Growing up in Massachusetts, my family went to temple every so often. I started going less and…
It was always a question of “when,” not “if” I were to go on Birthright Israel. As a Chinese, Jewish, autistic, adoptee, with a single Ashkenazi mom (a mouthful!), I’m constantly exploring my intersectional identity. Being Jewish was a core part of my identity, and I wanted to connect with the diverse, international Jewish tribe – and eat a lot of falafel!
Preparing for the Trip
Meeting the Israelis
I was nervous and excited to meet the Israelis. Many of my friends are from other countries! As someone who struggles with social cues, interacting with international people takes the pressure off due to culture/social norms “lost in translation.”
When discussing being Jewish, two Americans – myself included – and one Israeli mentioned encountering the annoying “you don’t look Jewish” comment. All three of us looked completely different! This raised the question: What does a Jew look like? Answer: there is no one “look” to a Jewish person, just like there’s no “right way” to be Jewish!
As many in our 20’s, we also debated what it means to be grown-up! One American said that they see the Israelis as grown–up and independent with their military duties. The Israelis commented that they see American students as more grown-up! Unlike many soldiers who go home on weekends, many college students don’t return home often. The Israelis couldn’t imagine not seeing family for month-long stretches.
By the end of the trip, our Israeli soldiers quickly became our Israeli peers.
I experienced the richness and beauty of Israel with its long past and complex dynamics. Our guides added memorable personal experiences in addition to the main sights. We squeezed in a visit to our Israeli guide’s Kibbutz and ate a snack with his family. We also visited Telshe Stone, a monument near Jerusalem to American Colonel David “Mickey” Marcus, Israel’s first general. He’s related to Rachel’s grandfather! Colonel Marcus’s story demonstrates how Israel fought to be the Jewish homeland while simultaneously being a sacred ground to many people and religions. Being in historical Israel is humbling but in an amazing way!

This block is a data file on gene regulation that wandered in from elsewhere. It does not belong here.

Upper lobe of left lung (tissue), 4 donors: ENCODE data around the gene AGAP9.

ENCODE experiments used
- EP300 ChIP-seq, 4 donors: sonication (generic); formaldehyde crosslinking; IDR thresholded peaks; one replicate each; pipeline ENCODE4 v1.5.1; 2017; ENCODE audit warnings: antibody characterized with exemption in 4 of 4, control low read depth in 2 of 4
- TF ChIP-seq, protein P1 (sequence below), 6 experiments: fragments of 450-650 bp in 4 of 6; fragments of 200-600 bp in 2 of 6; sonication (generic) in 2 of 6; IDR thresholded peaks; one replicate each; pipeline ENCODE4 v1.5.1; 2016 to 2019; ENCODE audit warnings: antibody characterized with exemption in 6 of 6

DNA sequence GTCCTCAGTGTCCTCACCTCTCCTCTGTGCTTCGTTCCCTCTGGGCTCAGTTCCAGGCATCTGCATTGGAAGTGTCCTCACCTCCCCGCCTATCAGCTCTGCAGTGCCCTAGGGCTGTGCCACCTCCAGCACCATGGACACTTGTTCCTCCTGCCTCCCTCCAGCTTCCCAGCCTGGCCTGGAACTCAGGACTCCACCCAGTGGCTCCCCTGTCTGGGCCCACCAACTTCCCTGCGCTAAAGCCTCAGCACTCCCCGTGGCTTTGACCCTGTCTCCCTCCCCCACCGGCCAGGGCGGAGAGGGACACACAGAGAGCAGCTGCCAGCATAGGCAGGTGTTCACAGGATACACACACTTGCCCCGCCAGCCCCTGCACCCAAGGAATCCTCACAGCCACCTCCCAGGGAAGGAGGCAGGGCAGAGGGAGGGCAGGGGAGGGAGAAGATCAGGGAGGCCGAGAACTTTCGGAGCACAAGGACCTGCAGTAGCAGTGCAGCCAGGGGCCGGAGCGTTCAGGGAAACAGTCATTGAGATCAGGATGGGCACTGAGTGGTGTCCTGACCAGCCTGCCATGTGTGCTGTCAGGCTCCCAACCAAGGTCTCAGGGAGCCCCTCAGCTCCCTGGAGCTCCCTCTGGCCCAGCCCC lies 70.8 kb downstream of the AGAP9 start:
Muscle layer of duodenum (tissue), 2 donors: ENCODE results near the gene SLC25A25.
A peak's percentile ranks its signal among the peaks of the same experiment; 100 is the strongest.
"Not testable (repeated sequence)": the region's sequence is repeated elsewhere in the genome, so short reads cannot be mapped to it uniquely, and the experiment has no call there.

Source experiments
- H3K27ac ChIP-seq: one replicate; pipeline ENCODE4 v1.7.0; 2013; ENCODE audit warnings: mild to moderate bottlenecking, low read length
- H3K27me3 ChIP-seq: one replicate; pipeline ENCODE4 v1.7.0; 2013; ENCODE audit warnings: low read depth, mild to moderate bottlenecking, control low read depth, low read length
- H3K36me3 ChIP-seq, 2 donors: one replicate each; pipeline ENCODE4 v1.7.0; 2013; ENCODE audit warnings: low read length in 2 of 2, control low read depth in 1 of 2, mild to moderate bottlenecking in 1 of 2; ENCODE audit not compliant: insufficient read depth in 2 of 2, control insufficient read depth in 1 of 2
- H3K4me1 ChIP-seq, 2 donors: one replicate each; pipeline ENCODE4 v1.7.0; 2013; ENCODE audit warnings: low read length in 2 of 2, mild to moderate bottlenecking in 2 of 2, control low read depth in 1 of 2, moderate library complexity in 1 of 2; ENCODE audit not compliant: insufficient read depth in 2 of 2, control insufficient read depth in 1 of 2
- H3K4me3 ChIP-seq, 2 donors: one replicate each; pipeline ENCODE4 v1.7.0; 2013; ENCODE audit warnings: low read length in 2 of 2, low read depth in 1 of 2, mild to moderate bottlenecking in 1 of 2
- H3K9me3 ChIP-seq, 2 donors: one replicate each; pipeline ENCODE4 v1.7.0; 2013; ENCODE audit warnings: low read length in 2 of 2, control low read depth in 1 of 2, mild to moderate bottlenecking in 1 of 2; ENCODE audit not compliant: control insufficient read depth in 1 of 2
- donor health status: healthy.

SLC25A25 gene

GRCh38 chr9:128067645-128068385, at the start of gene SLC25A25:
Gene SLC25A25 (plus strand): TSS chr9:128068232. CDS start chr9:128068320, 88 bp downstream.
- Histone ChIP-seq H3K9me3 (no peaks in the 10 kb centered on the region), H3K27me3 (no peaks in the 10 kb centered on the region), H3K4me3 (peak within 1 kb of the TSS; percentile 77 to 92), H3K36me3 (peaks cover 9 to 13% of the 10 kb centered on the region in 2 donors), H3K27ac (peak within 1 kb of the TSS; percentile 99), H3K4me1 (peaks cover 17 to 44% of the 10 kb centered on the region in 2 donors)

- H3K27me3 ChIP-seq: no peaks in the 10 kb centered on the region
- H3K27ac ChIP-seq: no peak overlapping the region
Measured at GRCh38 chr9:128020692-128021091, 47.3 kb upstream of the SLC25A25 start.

Life After Birthright Israel
At the Kotel, I became a Bat Mitzvah for the first time. I’ll bring my experience in Israel home as I prepare for this Jewish milestone with friends and family!
Like my semester in Florence, Italy, Birthright Israel will have an ongoing influence on my life in ways expected and unexpected.
The Importance of Birthright Israel for People on the Autism Spectrum and the Greater Disability Community
Unfortunately, too often, people with disabilities don’t get as many opportunities to explore due to inaccessibility. Birthright Israel is a free trip to include all Jews, thanks to wonderful donors.
As the saying goes, “you met one autistic person, you’ve met one autistic person!” Autism, disability, and Judaism are not monoliths. What worked for me might not work for everyone. My Birthright Israel trip was not disability specific. The days were long and could be a sensory overload for some people. It’s important to know yourself and what you want to do. You’re out of your comfort zone, but each day you get to choose how far more you want to venture and what risks you want to take. I experienced a falafel-load of new things, learned who I got along with, and enhanced my problem-solving skills.
Talk to people! You can find the trip that’s right for you, from those specifically designed for people with disabilities to other community and interest-based trips such as Pride and culinary. I believe Birthright Israel can be the jumping-off point to exploring who you are as an autistic person, a disabled person, a Jewish person, or just a person!
Ava Rigelhaupt is a writer, actress, and advocate for diversity/disability representation. She writes scripts on the road to becoming a screenwriter while keeping her eyes peeled for auditioning opportunities! Ava shares her intersectional lived experiences through consulting, speaking on panels or writers’ rooms, and publishing articles. She’s determined to educate and influence the entertainment industry, creating more opportunities and authentic representations for the talented and diverse disability community.